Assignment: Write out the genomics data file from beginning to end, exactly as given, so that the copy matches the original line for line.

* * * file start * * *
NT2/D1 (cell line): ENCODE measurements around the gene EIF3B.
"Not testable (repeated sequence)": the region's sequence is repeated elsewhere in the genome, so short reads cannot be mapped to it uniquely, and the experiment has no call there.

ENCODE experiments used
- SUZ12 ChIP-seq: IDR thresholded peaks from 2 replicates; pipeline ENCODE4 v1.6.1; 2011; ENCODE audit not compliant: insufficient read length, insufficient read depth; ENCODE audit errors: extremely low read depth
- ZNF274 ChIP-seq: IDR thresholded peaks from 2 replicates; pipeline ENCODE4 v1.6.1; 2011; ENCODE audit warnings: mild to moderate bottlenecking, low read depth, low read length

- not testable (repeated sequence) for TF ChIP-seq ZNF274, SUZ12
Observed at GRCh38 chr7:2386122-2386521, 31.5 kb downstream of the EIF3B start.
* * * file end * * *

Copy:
NT2/D1 (cell line): ENCODE measurements around the gene EIF3B.
"Not testable (repeated sequence)": the region's sequence is repeated elsewhere in the genome, so short reads cannot be mapped to it uniquely, and the experiment has no call there.

ENCODE experiments used
- SUZ12 ChIP-seq: IDR thresholded peaks from 2 replicates; pipeline ENCODE4 v1.6.1; 2011; ENCODE audit not compliant: insufficient read length, insufficient read depth; ENCODE audit errors: extremely low read depth
- ZNF274 ChIP-seq: IDR thresholded peaks from 2 replicates; pipeline ENCODE4 v1.6.1; 2011; ENCODE audit warnings: mild to moderate bottlenecking, low read depth, low read length

- not testable (repeated sequence) for TF ChIP-seq ZNF274, SUZ12
Observed at GRCh38 chr7:2386122-2386521, 31.5 kb downstream of the EIF3B start.